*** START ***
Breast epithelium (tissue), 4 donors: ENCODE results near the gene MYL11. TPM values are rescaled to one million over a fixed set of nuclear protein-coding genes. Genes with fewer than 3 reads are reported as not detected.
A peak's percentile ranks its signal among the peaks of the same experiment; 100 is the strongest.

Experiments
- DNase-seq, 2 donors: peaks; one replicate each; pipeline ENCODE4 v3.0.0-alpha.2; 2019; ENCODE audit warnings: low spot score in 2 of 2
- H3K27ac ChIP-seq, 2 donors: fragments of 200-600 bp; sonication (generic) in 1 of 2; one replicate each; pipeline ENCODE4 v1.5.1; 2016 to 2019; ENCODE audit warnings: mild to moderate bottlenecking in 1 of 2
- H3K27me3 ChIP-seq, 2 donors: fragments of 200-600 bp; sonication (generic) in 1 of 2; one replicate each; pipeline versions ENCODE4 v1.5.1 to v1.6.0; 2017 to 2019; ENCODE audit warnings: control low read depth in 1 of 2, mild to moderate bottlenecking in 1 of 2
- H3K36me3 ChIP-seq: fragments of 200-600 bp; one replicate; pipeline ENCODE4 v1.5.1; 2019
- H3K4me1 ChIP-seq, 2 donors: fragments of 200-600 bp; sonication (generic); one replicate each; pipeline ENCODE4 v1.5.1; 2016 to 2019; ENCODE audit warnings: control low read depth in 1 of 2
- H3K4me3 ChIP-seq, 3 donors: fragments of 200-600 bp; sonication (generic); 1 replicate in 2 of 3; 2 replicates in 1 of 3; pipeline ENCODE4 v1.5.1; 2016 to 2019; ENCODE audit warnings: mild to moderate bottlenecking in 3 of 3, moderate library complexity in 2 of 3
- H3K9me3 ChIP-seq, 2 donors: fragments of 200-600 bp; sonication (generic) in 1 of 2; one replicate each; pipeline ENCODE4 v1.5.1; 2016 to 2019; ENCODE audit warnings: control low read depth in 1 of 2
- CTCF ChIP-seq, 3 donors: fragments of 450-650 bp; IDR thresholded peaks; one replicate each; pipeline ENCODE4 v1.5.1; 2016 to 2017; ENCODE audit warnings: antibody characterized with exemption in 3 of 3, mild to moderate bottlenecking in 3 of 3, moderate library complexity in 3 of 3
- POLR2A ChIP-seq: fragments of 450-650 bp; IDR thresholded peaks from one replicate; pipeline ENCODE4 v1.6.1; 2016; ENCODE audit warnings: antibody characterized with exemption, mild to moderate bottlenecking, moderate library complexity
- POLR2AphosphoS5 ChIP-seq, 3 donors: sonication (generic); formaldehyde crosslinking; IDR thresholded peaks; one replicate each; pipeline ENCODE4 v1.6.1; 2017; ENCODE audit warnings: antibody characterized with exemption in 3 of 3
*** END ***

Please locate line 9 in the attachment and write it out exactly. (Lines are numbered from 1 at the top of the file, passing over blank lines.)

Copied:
- H3K4me3 ChIP-seq, 3 donors: fragments of 200-600 bp; sonication (generic); 1 replicate in 2 of 3; 2 replicates in 1 of 3; pipeline ENCODE4 v1.5.1; 2016 to 2019; ENCODE audit warnings: mild to moderate bottlenecking in 3 of 3, moderate library complexity in 2 of 3